This study was designed to determine if adenoviral-mediated delivery of a transgene encoding the β2-adrenergic receptor (β2-AR) to the carotid arterial wall could result in alterations in in vivo vascular function. De-endothelialized rat carotid arteries were infused in vivo with 0.1 mg/ml elastase and adenovirus [6 x 109 plaque forming units (PFU)] containing either the marker gene β-galactosidase (Adeno-β-gal), DNA encoding the human β2-AR (Adeno-β2-AR), or no transgene. This low concentration of elastase increased the water permeability (5.2 ± 0.6 v 1.9 ± 0.4 x 10-8 cm/s/mmHg, n = 4, P < 0.0001) without affecting either the vasomotor responsiveness or the morphology of the arterial wall. A transfection efficiency of 73% was achieved with Adeno-β-gal (n = 3). β-gal expression was associated with infrequent appearance of T and B lymphocytes, or neutrophil infiltration. Five days after infection with Adeno-β2-AR, the total β-AR density increased six-fold (67.8 ± 3.4 v 397.0 ± 155.5 fmol/mg protein, n = 5, P < 0.01); isoproterenol-induced vasorelaxation at transmural pressures from 10-110 mmHg increased (P < 0.01) compared to arteries exposed to control virus (empty adenovirus), n = 4; and isoproterenol-stimulated cAMP production was increased by 65% (n = 5). Thus, adenoviral-mediated delivery of β2-ARs into large artery walls results in enhanced β-AR-mediated vasorelaxation via augmentation in cAMP levels in vascular smooth muscle cells.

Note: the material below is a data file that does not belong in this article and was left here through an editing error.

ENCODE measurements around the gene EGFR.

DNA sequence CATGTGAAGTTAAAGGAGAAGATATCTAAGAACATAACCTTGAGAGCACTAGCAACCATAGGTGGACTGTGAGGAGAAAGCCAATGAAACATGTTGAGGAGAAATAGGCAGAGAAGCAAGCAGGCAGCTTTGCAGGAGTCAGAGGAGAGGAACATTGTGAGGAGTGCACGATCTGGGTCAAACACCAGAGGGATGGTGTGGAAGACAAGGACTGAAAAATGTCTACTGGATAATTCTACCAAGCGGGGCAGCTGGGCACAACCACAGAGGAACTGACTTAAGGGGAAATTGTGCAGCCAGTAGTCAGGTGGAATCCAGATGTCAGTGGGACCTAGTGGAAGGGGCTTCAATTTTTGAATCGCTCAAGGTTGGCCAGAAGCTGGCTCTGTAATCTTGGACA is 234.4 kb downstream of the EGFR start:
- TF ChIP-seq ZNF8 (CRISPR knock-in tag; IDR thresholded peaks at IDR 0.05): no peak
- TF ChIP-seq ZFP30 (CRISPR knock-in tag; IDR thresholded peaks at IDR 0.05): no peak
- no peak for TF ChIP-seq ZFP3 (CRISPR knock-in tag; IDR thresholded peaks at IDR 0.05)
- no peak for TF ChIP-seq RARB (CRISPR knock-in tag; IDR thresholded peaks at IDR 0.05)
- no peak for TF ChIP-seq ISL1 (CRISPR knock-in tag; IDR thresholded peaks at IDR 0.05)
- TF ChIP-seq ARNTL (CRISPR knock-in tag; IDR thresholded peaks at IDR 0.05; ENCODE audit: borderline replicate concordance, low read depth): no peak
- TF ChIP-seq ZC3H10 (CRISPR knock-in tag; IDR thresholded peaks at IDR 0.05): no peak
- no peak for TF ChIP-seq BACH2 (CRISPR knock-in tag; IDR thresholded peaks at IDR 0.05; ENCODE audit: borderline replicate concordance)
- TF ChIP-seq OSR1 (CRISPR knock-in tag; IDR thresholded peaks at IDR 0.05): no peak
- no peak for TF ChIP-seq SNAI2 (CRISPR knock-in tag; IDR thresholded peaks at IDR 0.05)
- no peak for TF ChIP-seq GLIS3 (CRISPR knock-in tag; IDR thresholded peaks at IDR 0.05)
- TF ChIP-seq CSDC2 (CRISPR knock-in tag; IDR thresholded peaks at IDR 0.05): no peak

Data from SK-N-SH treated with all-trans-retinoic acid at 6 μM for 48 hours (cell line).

- Gene transfer
- Vascular tone
ASJC Scopus subject areas
- Molecular Biology
- Cardiology and Cardiovascular Medicine